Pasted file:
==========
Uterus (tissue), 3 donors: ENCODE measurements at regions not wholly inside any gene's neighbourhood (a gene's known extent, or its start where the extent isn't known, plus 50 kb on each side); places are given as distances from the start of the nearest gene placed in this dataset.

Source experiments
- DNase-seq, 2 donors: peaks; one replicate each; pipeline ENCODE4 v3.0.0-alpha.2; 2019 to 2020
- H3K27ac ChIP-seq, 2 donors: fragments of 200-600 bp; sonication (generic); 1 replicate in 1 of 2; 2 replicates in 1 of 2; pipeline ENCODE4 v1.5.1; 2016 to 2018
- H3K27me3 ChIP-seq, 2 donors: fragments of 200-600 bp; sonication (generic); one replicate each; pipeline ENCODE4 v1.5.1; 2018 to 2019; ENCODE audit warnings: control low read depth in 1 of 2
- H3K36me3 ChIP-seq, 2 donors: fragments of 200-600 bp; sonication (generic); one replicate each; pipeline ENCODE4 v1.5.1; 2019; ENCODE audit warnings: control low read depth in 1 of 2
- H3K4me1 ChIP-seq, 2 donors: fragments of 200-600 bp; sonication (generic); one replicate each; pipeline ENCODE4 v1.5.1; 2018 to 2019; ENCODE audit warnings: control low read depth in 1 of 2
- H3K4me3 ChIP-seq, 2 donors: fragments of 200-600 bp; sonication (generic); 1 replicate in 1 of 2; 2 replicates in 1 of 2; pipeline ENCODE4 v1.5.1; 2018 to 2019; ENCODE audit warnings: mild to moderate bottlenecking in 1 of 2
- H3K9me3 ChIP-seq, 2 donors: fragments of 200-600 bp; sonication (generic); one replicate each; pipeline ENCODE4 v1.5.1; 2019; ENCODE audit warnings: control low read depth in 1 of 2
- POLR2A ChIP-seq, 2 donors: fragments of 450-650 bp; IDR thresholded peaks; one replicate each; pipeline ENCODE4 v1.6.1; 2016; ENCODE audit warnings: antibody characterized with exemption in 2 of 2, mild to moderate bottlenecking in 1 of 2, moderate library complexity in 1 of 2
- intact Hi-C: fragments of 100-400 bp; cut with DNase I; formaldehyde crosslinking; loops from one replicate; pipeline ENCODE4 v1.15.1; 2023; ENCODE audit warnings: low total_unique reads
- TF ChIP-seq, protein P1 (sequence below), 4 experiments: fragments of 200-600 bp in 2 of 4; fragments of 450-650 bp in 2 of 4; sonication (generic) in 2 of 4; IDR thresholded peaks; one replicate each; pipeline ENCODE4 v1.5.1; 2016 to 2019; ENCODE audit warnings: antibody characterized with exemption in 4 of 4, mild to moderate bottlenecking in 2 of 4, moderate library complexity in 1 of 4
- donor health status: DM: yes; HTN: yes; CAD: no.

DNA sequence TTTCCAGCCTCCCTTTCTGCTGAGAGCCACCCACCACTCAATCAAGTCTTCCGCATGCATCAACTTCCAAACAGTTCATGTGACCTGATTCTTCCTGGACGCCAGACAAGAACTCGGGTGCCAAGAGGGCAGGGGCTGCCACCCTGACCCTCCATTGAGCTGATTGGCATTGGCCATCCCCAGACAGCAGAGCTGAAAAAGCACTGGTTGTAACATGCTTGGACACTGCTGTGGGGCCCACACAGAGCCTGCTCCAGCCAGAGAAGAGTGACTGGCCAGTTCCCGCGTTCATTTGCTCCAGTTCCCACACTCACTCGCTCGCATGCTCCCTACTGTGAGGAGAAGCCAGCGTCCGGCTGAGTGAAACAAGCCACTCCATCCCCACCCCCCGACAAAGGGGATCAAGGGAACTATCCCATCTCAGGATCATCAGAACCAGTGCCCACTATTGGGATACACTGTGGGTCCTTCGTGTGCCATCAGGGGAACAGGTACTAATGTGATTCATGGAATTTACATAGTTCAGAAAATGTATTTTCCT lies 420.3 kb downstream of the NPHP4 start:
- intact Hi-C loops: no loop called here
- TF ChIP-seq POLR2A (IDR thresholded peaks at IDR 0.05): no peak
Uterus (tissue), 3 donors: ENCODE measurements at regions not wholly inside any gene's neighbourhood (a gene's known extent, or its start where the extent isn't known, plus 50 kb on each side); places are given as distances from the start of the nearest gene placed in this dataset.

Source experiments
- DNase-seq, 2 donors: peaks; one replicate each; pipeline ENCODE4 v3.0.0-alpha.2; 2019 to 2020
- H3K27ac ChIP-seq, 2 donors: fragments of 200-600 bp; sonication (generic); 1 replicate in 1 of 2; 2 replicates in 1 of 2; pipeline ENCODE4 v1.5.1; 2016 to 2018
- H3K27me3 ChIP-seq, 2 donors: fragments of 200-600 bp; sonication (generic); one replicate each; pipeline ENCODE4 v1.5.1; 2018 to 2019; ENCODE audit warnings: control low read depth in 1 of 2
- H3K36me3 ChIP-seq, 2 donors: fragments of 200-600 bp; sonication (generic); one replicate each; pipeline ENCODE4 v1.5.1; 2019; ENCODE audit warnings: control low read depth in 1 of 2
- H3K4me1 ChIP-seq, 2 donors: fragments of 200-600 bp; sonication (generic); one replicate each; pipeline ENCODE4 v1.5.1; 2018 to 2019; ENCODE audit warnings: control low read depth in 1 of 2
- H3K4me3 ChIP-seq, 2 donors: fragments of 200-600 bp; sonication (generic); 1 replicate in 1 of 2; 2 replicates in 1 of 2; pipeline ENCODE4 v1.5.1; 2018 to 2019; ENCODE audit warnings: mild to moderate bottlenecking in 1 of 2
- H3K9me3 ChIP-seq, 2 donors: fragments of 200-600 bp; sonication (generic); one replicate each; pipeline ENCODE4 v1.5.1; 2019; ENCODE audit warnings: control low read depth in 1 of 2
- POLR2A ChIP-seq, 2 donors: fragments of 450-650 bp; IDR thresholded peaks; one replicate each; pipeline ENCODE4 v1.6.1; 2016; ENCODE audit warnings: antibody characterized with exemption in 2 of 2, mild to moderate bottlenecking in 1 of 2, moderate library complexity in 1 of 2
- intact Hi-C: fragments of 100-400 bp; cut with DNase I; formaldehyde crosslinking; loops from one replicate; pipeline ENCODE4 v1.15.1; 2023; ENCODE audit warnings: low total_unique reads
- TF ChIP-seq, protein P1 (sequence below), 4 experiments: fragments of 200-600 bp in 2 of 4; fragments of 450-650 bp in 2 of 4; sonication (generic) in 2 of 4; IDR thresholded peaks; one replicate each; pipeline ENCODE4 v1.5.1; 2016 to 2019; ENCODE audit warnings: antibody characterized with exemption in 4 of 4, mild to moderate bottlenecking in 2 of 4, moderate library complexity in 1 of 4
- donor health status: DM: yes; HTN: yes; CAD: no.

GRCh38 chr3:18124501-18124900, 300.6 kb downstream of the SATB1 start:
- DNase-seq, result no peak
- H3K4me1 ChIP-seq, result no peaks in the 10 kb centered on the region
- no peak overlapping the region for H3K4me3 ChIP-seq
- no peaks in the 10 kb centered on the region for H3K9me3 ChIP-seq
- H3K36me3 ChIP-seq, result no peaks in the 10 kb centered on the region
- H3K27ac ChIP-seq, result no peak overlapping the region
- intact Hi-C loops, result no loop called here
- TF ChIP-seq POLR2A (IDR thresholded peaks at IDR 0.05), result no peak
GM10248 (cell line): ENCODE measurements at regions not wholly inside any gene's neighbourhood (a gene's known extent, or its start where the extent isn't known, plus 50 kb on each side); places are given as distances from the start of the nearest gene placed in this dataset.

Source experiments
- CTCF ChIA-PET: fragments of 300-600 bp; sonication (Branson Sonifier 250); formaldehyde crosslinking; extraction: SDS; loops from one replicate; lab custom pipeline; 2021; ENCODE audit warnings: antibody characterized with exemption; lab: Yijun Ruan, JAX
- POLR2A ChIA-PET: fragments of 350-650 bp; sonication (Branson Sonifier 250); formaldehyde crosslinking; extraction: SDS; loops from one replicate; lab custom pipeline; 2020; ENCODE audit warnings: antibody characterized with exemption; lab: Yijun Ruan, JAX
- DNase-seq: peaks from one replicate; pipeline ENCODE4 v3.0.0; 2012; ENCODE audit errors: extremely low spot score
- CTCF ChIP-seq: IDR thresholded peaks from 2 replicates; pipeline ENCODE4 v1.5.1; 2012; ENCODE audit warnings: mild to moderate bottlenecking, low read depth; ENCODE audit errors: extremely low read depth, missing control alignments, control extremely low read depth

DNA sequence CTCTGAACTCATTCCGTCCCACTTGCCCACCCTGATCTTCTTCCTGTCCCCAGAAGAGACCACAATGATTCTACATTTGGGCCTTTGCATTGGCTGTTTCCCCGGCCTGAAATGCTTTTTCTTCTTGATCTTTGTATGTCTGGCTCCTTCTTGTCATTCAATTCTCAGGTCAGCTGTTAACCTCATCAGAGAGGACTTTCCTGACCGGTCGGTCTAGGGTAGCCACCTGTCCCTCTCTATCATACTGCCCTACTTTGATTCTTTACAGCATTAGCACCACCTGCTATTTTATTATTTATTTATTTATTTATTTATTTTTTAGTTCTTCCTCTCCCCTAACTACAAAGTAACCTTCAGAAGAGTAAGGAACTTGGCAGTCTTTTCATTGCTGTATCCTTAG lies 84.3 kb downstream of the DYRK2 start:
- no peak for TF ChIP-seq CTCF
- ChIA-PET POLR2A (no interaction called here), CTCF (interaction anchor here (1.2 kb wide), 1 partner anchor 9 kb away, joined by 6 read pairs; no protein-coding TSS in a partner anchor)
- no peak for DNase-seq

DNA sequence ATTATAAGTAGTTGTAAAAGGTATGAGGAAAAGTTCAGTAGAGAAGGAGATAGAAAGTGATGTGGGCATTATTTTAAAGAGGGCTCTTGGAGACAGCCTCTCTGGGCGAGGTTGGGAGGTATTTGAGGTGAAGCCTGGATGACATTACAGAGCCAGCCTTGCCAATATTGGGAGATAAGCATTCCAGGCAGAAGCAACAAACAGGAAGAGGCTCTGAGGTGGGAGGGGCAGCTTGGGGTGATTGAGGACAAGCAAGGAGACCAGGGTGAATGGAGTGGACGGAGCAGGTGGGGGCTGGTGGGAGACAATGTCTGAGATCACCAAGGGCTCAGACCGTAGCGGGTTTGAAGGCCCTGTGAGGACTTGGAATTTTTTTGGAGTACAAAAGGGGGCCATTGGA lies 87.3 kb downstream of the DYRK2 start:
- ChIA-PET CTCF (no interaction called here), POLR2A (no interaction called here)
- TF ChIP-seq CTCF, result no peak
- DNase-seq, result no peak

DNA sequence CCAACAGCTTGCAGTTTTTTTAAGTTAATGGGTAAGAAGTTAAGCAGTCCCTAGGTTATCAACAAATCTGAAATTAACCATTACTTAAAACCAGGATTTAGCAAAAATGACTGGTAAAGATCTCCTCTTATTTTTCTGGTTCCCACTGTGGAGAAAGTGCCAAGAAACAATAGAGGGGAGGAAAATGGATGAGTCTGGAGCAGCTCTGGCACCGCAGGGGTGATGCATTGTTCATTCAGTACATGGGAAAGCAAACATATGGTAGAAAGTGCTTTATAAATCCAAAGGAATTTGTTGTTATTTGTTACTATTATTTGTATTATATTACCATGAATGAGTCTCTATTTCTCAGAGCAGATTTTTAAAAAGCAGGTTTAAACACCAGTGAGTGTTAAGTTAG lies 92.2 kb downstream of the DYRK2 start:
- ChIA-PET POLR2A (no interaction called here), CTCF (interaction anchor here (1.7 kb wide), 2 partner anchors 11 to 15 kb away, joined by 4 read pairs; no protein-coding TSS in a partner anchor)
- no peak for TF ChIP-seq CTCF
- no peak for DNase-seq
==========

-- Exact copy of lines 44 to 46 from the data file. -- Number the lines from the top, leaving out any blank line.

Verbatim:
- CTCF ChIP-seq: IDR thresholded peaks from 2 replicates; pipeline ENCODE4 v1.5.1; 2012; ENCODE audit warnings: mild to moderate bottlenecking, low read depth; ENCODE audit errors: extremely low read depth, missing control alignments, control extremely low read depth

DNA sequence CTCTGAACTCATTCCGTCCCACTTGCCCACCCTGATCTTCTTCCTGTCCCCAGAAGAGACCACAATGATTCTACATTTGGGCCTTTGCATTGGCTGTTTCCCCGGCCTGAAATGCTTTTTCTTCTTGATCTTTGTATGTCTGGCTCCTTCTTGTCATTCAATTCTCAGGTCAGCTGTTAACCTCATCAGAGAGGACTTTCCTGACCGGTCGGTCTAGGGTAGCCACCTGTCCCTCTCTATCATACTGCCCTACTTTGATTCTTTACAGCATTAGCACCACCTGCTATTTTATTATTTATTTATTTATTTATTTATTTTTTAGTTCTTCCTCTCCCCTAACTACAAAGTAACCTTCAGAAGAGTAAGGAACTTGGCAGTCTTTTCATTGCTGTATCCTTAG lies 84.3 kb downstream of the DYRK2 start:
- no peak for TF ChIP-seq CTCF